Celebrating Black History Month: Mrs. Mary Williamson-Burley

Mary Williamson-Burley
Posted On: Thursday, February 25, 2021

Mary Williamson-Burley

Great teachers earn the respect of their students by setting the tone early and consistently. Not only did Mrs. Mary Williamson-Burley accomplish this in her kindergarten classroom, she also set the tone early and consistently for the entire Jefferson City School System and community. As the traditional community breakfast came to a close each year, it was the angelic voice of Mrs. Burley that permeated throughout the hearts of all as she sang, "God Bless America," setting the tone for the next 180 days.

Raised by a strong mother who taught her to be the person who shows others how to do the right thing, Mrs. Mary Williamson-Burley was inspired to enter the teaching profession by her first grade teacher, Mrs. Dee Hinton Robinson.  This week, we are honored to feature Mrs. Burley, retired JES kindergarten teacher. Mrs. Burley, a 1965 graduate of Bryan High, earned her bachelor’s degree in elementary education from Knoxville College, a historically black liberal arts college in Knoxville, Tennessee and a master’s degree from the University of Saint Francis in Fort Wayne, Indiana. She began teaching in Fort Wayne, Indiana before coming to Jefferson Elementary in 1974. 

From day one, Mrs. Mary Burley invested in the school culture at Jefferson City Schools.  When the gavel was struck signifying that it was time to prepare for the welcome and engagement of students in rigorous and relevant learning experiences at JCS, Mrs. Burley’s focus turned to the students entrusted to her.  “Education was important to me,” stated Mrs. Burley, “and I wanted to impress that upon the students. I wanted to give all the students an opportunity to learn as much as possible. I wanted them to know that they were special. I wanted them to learn.”

Mrs. Diane Oliver, former Jefferson Elementary School Principal, states, “What set Mary apart in the classroom was that she intuitively understood that first and foremost all students must feel the love and support of their teacher before they can reach their full emotional, social, and academic potential.”  According to Mrs. Oliver, Mrs. Burley understood what the children could not express.  She knew that they needed the assurance that they were seen and valued before they could feel safe and secure within the learning process.  Thus, Mrs. Burley began each school year building community within her classroom. 

No matter the gender, ethnicity, or socioeconomic background of the students, Mrs. Burley instilled in the heart of each individual that no one would be more or less special than another while in her care. She wanted all of her students to love each other, further stating, “Even if our skin color was different, I tried to emphasize that everyone should be treated with love and respect. Love and respect should be first in everything we do.” With that in mind, she leveled the playing field and learning began. 

With community and trust established, Mrs. Burley began engaging students in the kindergarten curriculum in creative and innovative ways.  Understanding that children learn differently and need to feel many successes along the way, she planned and delivered age-appropriate instruction that tapped all the senses.  With her beautiful and dynamic voice, she wove music, movement, application, and social learning into a beautiful tapestry of learning opportunities. Kindergarten students over the years remember Mrs. Burley and the many positive opportunities encountered in her classroom. These experiences will forever be embedded in their very being and will serve as a ripple effect for years to come.  What better way for these precious students to begin their first formal school experience than with an exemplary teacher like Mrs. Mary Burley.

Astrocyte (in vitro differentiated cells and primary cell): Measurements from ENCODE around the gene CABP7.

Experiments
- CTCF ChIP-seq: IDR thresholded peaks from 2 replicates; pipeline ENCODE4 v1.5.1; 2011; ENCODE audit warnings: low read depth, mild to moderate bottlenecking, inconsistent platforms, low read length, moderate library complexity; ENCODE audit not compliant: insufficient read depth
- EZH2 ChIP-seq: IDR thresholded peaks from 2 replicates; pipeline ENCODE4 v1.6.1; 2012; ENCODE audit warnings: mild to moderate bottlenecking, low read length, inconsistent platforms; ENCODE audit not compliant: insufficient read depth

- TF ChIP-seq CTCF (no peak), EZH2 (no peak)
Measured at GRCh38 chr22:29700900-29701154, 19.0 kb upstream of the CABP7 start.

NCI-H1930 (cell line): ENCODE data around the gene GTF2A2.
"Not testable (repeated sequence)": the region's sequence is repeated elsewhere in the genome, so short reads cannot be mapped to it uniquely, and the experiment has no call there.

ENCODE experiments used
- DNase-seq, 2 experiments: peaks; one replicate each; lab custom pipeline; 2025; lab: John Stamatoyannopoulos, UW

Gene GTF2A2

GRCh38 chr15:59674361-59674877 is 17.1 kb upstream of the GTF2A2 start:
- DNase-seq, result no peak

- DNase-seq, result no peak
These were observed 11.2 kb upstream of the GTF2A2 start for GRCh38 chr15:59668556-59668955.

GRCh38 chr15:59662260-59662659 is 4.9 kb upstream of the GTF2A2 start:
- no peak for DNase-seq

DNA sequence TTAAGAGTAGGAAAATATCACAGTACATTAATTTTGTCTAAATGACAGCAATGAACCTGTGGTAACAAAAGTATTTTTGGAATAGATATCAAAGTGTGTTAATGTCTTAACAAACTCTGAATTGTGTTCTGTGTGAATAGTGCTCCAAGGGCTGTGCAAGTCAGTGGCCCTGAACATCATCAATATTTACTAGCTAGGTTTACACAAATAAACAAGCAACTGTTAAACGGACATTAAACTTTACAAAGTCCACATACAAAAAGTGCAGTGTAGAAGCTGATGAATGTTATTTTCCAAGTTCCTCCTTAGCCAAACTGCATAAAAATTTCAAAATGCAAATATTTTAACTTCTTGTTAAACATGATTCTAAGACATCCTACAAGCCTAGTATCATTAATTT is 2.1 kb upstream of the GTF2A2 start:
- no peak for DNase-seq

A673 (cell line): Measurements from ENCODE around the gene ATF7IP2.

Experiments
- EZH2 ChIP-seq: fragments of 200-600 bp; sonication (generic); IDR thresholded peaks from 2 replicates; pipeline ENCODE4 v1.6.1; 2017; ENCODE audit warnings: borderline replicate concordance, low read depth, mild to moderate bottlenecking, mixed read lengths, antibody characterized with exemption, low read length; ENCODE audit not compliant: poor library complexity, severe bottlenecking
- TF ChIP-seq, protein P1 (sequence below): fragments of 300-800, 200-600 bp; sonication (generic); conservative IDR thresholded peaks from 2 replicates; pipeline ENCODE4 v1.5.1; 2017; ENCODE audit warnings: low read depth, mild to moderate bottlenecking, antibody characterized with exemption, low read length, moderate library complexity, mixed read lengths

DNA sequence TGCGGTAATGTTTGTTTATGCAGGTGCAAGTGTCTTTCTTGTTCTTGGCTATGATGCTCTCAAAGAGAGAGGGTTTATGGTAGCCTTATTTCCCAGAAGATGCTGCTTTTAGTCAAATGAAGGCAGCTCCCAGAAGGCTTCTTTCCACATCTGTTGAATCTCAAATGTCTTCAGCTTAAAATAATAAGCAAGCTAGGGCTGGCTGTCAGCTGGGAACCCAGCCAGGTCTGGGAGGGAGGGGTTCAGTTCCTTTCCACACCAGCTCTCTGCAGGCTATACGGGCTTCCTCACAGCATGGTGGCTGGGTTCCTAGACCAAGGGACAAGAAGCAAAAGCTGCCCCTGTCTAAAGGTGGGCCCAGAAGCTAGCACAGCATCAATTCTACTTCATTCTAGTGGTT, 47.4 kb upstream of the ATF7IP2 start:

In addition to her love for the vast number of students she has taught over the years, Mrs. Burley also loves her family.  She is the mother of two beautiful daughters, Heidi and Hollye, both of whom are graduates of Jefferson High School, and she beams with pride at the mention of her granddaughter, Zhoey Maryah Williamson.  Mrs. Burley loves that her daughters were a part of the school system where she taught.  “I always told my girls that they could do and be anything they wanted to be.  It makes my heart happy to see them succeed.  I encouraged them to always stay focused and to never quit.”

Heidi is a graduate of Georgia State University in Atlanta where she majored in African-American Studies and English. In addition, she recently earned a master’s degree in producing for television and film from American University in Washington, D.C. Hollye, the youngest daughter, retired from the United States Air Force in October 2020 and is currently attending Columbia Southern University in Orange Beach, Alabama pursuing a master’s degree in organizational leadership and will graduate in October 2021.

Mrs. Mary Williamson-Burley, a dynamic and well-respected teacher, retired in 2013.  She made a tremendous impact on the teaching profession and school culture, as well as on colleagues, parents, students, and the community at large.  Many people will become famous in their lifetime. Few will become great and inspire others as Mrs. Burley has done in all walks of life.











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